Looking ahead to the medium-term future, the National Assembly in November adopted a new economic re-structuring plan for 2016–20 . This plan emphasises the importance of a robust domestic private sector and the need to continue to re-structure state-owned enterprises (SOEs) and the financial sector. It also outlines the need to improve labour and multi-factor productivity, including through re-structuring the land use rights market, and human resources development.

Reforming Vietnam SOEs

Structural reforms to Vietnam SOEs such as the loss making Vietnam Railways remain in doubt
Structural reforms to Vietnam SOEs such as the loss making Vietnam Railways remain in doubt Courtesy Wikipedia contributor Kelisi

Even prior to November, Vietnam SOE reform had noticeably accelerated. At last, the Vietnam government seems prepared to let go of state-owned monopolies in consumer goods, such as the dairy company, Vinamilk, and alcoholic beverage manufacturers, Saigon Beer (Sabeco), and Hanoi Beer (Habeco).

The forthcoming sales of these monopolies are attracting considerable domestic and international interest (See: Foreign Investors Wait Major Vietnam Divestment With Bated Breath). Hopefully this momentum will continue and domestic private firms and Vietnamese consumers will be relieved of some of the costly burden imposed by Vietnam SOEs.

An accelerated programme re-structuring Vietnam SOEs would also go a long way towards resolving the non-performing loans (NPLs) in the banking system.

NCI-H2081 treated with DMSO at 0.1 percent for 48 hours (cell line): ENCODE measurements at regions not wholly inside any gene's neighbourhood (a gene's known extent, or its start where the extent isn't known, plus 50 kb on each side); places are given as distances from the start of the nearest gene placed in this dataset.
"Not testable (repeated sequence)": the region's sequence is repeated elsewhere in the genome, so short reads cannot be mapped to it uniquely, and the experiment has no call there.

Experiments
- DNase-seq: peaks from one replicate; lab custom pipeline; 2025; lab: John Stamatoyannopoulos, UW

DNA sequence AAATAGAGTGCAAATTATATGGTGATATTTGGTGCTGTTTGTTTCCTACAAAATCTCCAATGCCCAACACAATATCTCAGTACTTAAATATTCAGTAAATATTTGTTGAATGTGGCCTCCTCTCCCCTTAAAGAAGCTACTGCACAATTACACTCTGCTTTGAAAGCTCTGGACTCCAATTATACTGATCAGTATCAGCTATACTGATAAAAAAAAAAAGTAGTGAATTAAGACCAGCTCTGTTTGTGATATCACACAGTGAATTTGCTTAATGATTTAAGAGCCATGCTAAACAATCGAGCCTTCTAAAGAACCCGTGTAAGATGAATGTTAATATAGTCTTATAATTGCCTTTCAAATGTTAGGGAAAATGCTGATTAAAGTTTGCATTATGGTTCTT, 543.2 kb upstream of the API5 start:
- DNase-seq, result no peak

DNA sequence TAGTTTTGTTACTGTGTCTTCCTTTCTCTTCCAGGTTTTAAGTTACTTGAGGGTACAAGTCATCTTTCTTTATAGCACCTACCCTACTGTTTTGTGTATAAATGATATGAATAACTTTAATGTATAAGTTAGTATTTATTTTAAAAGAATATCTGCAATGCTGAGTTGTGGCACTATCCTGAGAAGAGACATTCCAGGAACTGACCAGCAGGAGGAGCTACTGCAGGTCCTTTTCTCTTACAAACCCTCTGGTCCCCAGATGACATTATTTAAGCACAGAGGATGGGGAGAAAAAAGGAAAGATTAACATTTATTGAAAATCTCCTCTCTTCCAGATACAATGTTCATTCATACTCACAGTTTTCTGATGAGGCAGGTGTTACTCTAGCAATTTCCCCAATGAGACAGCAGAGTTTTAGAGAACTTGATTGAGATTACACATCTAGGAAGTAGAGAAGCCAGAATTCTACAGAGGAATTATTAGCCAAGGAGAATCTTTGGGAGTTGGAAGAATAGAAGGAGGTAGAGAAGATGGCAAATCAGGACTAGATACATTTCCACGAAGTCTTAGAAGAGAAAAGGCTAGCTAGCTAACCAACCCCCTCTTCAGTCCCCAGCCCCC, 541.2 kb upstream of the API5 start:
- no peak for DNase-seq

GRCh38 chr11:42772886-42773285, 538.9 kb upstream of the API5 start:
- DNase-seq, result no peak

Officially the ratio of NPLs to total banking assets has fallen to around 3.7 per cent since the establishment of the Vietnam Asset Management Corporation (VAMC) in 2013.

But the operation of the VAMC means that the banks themselves, not the VAMC, still ‘own’ the NPLs. Banks have been allowed to swap their NPLs for ‘special bonds’ issued by the VAMC and use these bonds to borrow from the central bank (See: Vietnam Again Hints at Raising Bank Foreign Ownership Cap)

This means that insolvent banks have effectively been provided with temporary liquidity, but will have to redeem those bonds in future years. Failure to do so would result either in more bankruptcies or in calls for the state budget to recapitalise the banks. Obviously, an improved operating environment for Vietnamese industries would ease the burden of the NPLs and the reliance on the state budget at a time when Vietnam’s fiscal position and public debt are under pressure.

Time is starting to run out, and the new leadership team installed after this year’s Vietnamese Communist Party Congress will certainly face significant challenges.  With increased uncertainties over international trade and investment, especially given the moribund status of trade agreements like the Trans-Pacific Partnership (TPP), Vetnam’s leadership will have to sustain the political will to enact much-needed structural reforms over the next three to five years.

The stakes are high. The successful implementation of these reforms could determine whether the next generation of Vietnamese people reach the living standards of their Malaysian neighbours, or remain trapped in lower middle-income status.


This article was written by Suiwah Dean-Leung, an honorary Associate Professor of Economics at the Crawford School of Public Policy, the Australian National University (ANU). It first appeared on East Asia Forum under a Creative Commons License and is reproduced here with its permission.

This article is part of an EAF special feature series on 2016 in review and the year ahead.